Let’s take the example in the article.

    Option A
    Sick person goes to doctor, gets prescription, buy pills.

    Option B
    Sick person buys pills.

    The doctor sees no revenue in option B. Same thing for all of the others mentioned in the article. A professional is simply added to the equation. The professional still needs to buy a product that is comparable to the DIY alternative. So DIY means less money moving around.

    Not just in services :
    Say you buy a piece of electronic hardware or you make it yourself :

    Engineer designs, parts are bought and shipped, brought to plant, assembled, packaged, marketed, shipped to warehouses, shipped to store, bought at store.


    Buy parts from store, get them shipped.


    If I’m not getting it, please tell me.

  8. DJ says:

    @Someoneknows – The DIY service, like teaching someone to do a skill, is a service, not a mass manufacturing. I would say the politicians, while not always right, are on to something, we will, and are, seeing a decrease in mass manufacturing.

    The biggest thing that is keeping money out of our economy right now is that people are too afraid to spend. So if people feel safer spending money on DIY products than other services, I say go for it. If you want the economy to get better tomorrow, it will take people spending more money than they do now.

  9. Robin Debreuil says:

    This type of thinking always assumes a zero sum game. The doctor does not sit on her hands if you don’t show up to get an asprin, and the three hours you take off work for your headache doesn’t make you more productive. It assumes doing silly things is the only alternative to doing nothing.

    Learning something however is very long term productive, as you can gain from it over and over. DIY especially, because it also changes your thinking — even if you don’t follow through on every concept, knowing the approximate path to prototype is very encouraging.

    Progress is based on invention, and self empowerment is the heart of inventiveness. This is where all productivity gains come from.

    People that think walking their dog themselves instead of putting it in day care have no clue if they think this is a sign of hard times arriving. Hard times are eating eating dog instead of walking it.

  10. says:

    “I don’t consider cleaning your own house, or brewing a cup of coffee to be DIY.

    Maybe we need a new acronym to make it a little clearer, like DSPWNDTY (Do Stuff People Wouldn’t Normally Do Themselves Yourself).”

    or: Do Stuff People WOULD Normally Do Themselves Yourself.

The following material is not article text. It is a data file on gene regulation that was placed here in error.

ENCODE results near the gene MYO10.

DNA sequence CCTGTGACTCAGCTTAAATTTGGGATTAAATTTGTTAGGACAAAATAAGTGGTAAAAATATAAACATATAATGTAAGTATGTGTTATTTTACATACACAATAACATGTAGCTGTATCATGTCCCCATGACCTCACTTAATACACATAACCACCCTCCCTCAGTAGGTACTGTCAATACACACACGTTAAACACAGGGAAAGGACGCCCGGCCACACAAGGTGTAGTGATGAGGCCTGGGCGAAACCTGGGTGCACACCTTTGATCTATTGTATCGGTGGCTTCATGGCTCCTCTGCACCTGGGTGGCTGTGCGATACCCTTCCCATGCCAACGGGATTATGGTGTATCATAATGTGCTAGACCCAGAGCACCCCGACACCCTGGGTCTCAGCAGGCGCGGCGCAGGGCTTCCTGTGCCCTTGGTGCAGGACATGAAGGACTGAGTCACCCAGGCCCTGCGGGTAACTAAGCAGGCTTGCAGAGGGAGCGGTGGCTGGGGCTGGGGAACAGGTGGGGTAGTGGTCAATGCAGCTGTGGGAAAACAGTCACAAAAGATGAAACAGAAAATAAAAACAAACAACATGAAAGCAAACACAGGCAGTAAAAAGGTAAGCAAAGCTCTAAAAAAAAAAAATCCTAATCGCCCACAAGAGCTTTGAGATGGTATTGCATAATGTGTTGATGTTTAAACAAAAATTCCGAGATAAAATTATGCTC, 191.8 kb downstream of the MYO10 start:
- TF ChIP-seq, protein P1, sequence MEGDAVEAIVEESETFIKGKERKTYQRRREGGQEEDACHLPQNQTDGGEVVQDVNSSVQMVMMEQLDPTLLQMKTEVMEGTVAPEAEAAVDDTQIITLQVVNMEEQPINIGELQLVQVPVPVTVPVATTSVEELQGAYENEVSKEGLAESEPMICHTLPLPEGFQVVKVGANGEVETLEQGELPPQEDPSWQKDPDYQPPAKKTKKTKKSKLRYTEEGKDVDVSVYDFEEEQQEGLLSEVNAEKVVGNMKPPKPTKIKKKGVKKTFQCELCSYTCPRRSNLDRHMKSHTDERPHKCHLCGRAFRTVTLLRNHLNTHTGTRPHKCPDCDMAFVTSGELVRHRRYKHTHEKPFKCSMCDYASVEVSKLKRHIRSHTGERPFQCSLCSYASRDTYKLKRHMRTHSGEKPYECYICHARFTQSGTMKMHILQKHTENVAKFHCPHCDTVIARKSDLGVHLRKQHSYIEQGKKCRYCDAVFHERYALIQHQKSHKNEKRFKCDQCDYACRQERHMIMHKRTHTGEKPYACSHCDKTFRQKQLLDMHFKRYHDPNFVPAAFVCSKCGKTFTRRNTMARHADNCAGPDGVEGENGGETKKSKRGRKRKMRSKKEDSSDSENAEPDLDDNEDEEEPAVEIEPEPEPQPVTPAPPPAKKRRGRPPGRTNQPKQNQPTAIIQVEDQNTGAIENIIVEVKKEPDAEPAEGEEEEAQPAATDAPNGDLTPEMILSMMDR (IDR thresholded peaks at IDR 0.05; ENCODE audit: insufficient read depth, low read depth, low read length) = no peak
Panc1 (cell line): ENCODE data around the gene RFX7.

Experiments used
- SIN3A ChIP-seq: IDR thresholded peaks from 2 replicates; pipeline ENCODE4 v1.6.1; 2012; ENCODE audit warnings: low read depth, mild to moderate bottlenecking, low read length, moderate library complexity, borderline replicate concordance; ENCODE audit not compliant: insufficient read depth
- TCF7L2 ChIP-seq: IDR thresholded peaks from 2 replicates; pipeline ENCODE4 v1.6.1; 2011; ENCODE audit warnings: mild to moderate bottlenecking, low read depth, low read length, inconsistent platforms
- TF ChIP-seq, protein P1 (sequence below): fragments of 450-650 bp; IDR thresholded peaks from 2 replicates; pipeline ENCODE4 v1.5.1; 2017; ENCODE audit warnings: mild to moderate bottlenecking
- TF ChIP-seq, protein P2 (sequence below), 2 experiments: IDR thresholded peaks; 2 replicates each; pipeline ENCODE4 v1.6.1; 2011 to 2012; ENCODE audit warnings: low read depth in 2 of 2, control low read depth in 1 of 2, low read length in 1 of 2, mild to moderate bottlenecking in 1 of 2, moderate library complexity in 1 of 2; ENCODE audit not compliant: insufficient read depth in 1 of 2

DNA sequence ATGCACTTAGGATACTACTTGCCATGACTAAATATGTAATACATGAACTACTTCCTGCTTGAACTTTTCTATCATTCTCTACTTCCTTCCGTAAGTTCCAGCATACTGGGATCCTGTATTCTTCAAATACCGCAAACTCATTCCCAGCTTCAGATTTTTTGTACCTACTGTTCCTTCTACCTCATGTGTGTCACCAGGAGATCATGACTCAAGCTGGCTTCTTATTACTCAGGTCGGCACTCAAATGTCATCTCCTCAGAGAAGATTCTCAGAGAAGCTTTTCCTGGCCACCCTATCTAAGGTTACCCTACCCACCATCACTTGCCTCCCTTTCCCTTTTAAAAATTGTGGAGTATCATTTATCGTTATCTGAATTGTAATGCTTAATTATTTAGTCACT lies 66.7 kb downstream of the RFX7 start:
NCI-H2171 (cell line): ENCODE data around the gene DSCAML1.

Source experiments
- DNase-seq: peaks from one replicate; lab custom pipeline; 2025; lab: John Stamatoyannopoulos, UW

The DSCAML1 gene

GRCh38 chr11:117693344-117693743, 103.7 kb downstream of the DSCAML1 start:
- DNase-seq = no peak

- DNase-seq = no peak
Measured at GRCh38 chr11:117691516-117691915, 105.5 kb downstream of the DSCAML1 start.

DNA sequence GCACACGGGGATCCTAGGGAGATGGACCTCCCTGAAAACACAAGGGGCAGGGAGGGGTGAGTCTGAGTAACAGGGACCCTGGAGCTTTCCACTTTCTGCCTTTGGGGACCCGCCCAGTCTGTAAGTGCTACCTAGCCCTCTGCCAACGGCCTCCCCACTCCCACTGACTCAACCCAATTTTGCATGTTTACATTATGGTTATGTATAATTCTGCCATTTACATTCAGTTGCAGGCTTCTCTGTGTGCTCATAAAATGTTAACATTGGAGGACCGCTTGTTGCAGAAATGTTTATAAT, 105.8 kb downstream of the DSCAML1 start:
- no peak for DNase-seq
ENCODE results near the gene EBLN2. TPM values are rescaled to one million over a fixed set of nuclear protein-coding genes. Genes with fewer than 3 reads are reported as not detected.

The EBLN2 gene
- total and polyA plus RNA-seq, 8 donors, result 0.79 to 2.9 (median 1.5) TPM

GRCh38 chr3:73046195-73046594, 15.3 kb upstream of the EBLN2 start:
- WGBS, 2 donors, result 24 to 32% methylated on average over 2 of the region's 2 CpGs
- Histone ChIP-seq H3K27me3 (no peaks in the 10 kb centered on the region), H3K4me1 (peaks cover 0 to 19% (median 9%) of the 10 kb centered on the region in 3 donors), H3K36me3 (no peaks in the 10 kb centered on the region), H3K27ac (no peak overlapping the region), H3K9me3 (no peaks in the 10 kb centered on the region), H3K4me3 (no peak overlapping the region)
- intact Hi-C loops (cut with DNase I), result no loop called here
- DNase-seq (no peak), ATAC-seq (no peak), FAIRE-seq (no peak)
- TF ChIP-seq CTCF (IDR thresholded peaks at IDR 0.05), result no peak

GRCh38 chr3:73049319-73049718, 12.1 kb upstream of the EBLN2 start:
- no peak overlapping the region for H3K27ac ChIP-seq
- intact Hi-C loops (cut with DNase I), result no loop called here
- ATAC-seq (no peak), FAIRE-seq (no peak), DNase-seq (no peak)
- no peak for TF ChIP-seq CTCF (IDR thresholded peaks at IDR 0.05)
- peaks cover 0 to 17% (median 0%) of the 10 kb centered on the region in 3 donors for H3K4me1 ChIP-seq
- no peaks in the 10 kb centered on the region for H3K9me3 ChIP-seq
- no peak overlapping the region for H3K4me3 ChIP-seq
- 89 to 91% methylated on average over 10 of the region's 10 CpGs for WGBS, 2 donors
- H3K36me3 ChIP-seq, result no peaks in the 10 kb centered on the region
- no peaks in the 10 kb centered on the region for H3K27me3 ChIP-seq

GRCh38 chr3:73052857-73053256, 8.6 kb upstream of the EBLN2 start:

At least where I come from it’s normal to clean your own house, brew your own coffe, make your own dinner etc. if you’re not really rich. But I don’t live in USA.

  11. Denis says:

    The reasoning that DIY hurts the economy is just another version of the all too common Broken Window Fallacy.

    In other words, while doing things yourself which may otherwise be done by a person whose livelihood involved doing such a thing, you are in fact doing the economy as a whole a benefit, not a disbenefit. While true that cutting your hair means a haircutter may be driven out of business, that simply means that that haircutter’s job has been rendered obsolete and that all persons who have lost their jobs in this manner may now be employed in more worthy pursuits. The money you would have spent getting your hair cut now also is spent on some other business, more in demand and worthy of that money than was the haircutter’s.

    In the 1800s, riots and sabotage of newly invented industrial machines were common because it was perceived those machines had cost thousands of people their jobs. However, those people reeducated themselves, out of necessity, and found work elsewhere. If indeed machines displaced the workforce we would now not need the work of Man, yet we find more people today are employed than at any other period of human history, doing jobs much more satisfactory to the human mind than the majority of jobs being done 200 years ago.

    Much can and has been written on this question, but when you really think about it, it is a supply and demand question. By urging people to buy services from fledgling businesses simply because the businesses are fledgling, you are trying to create artificial, unnatural demand for those services.

  12. Sean says:

    I grew up on a small dairy. Except for hiring a vet to take care of the cattle the normal way of life was, if it was broke, you fixed it, if it needed maintaining, you maintained it, if it needed built, you saved up the money for the materials to do the job, and then you got your friends together and built it.

    So, I’ve been a poor contributor to the service industry all my life.

    I laugh at the “Oh my gosh, people are doing things, the economy is gonna fail” crowd. So, what are they going to do? Outlaw people enjoying tinkering with stuff and building weird and useful contraptions? Please deliver us from that grey, intelligence sapping wasteland.

  13. Michael Fusion says:

    instead of going to the doctor when you’re sick, why not practice preventative medicine, seeing a dental hygenist to get your teeth cleaned is much less expensive in the long run than getting a tooth extracted or getting a root canal.

    exercise regularly, eat well (seven words) and sleep regularly. i haven’t had health insurance since i graduated college and have been to the doctor twice for sinus infections (8 years) sure it would be nice to have the physical exam, but i’m doing okay. and now the cure for sinus infections is a neti pot twice a day which cleans it out in 3 days or less.

    practice a healthy lifestyle and put the money in your pocket.

  14. Real Gary Ball says:

    “Dollar sales of cold-allergy-sinus tablets, for example, increased 17.2 percent in 2008”

    Could this increase be simply explained by the fact that many of those tablets are a major ingredient of Crystal Meth? Then yes, that increase points towards an increase in DIY drug labs.

    As for the rest, it is not DIY. It is cutting out the luxuries.